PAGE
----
I’m about ready to abandon my own hope of Season 5 turning things around, so if anyone wants to get on top of a cab and yell at me about it, now would be the time.
AND ANOTHER THING …
- Darhk exploding the arrow in slow motion was a cool display of power, but as expected, they never found anything more interesting to do with 10,000 souls than throwing people around.
- Lyla sent a team after Darhk that everyone said was going to die. They all died. Cool story.
- At the very least, I appreciate that The Flash finale pretty well negated any chance of Barry coming to help, but it’s at least odd we never once referenced him, or Central City. And don’t start with that “he’s no longer The Flash because he saved his mom” business, at least not yet.
- There is zero chance Oliver could see a nuke coming, and still leave Felicity and Curtis enough time to go to the roof and stop it, let alone that none of the other 15,000 made impact over those two hours.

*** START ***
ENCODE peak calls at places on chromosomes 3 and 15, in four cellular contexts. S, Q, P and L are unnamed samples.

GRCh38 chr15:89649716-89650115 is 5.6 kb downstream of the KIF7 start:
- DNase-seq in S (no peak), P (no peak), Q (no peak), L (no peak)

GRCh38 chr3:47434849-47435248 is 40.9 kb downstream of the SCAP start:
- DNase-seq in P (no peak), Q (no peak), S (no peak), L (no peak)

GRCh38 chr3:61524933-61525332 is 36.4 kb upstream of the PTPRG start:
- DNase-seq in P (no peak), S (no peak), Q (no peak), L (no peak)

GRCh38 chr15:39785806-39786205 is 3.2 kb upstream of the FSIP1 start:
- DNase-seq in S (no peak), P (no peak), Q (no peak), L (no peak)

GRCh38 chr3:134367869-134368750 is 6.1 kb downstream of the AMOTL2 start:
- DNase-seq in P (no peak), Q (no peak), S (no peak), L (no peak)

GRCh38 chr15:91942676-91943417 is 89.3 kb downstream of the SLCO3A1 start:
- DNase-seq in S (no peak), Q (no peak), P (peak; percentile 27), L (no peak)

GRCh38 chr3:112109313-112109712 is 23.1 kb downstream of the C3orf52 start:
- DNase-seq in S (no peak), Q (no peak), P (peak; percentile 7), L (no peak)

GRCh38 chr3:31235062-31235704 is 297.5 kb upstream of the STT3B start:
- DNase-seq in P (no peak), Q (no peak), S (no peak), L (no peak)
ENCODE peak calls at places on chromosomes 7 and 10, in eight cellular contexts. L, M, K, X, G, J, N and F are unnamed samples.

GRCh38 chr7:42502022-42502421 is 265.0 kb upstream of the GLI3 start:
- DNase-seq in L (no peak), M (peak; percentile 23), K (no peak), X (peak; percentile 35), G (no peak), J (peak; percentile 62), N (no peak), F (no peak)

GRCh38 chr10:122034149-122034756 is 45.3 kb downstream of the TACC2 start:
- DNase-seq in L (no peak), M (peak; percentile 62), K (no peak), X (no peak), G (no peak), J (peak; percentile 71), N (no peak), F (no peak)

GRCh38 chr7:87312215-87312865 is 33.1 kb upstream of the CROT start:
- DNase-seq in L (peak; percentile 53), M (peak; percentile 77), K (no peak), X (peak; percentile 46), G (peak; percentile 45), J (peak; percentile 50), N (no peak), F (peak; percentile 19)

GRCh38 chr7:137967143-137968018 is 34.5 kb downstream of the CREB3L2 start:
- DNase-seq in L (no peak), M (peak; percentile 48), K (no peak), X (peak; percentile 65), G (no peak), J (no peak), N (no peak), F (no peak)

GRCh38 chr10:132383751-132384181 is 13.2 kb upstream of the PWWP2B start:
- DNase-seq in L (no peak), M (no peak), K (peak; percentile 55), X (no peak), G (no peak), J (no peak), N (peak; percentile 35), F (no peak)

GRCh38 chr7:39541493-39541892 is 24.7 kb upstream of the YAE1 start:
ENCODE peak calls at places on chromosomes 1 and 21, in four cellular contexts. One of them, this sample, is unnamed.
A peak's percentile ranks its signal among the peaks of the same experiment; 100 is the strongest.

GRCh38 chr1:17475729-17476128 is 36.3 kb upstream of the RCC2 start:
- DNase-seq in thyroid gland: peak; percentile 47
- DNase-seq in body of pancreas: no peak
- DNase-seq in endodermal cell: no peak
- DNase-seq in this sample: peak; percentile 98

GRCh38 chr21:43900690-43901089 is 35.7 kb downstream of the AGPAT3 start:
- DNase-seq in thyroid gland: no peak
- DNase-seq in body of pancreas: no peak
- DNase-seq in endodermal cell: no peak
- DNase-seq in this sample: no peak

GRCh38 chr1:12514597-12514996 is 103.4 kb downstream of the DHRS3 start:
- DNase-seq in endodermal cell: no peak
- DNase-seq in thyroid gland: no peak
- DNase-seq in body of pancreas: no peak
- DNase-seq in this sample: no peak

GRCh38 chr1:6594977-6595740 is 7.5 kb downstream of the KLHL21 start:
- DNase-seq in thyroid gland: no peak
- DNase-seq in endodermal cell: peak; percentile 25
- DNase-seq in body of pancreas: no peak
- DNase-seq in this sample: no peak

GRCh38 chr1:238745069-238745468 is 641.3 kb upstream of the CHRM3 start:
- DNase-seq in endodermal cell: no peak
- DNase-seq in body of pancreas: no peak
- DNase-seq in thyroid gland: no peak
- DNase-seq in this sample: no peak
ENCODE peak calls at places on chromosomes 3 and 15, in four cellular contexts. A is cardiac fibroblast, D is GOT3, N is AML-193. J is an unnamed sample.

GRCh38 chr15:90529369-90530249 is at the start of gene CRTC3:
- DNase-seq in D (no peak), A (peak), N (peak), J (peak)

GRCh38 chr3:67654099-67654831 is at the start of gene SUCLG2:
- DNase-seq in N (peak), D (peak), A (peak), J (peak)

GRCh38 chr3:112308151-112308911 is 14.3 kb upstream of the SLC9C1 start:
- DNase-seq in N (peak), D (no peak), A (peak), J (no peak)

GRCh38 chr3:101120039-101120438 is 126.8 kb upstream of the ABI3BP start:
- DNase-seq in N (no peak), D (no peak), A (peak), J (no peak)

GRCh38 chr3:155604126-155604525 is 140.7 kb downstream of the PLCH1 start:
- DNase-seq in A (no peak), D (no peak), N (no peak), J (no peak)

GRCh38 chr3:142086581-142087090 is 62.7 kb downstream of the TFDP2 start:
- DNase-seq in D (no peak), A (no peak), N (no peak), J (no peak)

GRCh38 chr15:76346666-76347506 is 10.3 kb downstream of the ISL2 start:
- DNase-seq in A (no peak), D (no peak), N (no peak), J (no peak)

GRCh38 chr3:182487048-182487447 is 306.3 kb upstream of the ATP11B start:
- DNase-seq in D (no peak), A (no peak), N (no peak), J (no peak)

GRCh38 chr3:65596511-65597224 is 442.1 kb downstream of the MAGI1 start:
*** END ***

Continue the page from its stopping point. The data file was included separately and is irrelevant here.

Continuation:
- I have no concept of who was in the flashback plane, vs. who was confronting Oliver after killing Taiana.
- Clearly a Dark Knight Rises reference to have Oliver fighting Darhk in the brawl, but didn’t we already use that parallel with Brick’s uprising in Season 3?
- Waller’s “sometimes killing is the only path to justice” makes a lot of sense for Season 1 Oliver, but in context seems like an attempt to justify present-day Oliver killing Darhk, which is all kinds of nonsense.
- Thought for sure Oliver and Felicity would at least hold hands in that last shot.
Arrow Season 5 will premiere this fall, airing at 8:00 P.M. on The CW.